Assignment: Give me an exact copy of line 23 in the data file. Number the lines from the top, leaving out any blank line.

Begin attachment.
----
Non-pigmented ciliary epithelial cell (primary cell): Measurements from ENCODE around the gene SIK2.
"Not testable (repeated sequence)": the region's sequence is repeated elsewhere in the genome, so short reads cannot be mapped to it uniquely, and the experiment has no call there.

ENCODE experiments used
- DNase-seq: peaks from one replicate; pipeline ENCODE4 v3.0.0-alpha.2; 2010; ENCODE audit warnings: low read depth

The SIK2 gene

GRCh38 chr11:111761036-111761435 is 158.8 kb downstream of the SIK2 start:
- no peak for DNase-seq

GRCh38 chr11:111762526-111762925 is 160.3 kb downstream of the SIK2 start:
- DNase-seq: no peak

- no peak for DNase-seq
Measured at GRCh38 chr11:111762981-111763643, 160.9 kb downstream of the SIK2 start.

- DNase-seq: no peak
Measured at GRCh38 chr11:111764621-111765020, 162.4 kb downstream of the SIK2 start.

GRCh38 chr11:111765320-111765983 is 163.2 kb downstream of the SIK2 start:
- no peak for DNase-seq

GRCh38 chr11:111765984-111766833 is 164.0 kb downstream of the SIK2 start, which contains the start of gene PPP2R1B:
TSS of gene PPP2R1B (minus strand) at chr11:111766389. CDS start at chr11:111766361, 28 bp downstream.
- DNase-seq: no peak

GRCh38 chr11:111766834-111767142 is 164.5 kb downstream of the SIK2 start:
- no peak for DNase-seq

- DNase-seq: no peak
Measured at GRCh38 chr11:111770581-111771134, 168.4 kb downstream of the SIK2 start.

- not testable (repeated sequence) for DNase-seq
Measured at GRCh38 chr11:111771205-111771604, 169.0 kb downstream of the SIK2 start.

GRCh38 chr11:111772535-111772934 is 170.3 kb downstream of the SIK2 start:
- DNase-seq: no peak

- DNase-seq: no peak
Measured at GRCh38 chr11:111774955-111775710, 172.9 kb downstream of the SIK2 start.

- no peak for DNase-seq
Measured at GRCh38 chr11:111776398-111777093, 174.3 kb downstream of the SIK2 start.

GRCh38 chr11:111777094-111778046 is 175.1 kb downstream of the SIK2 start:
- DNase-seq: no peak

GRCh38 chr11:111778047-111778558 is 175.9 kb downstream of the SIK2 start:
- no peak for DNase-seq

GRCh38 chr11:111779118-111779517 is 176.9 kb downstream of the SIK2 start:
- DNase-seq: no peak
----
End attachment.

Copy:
- not testable (repeated sequence) for DNase-seq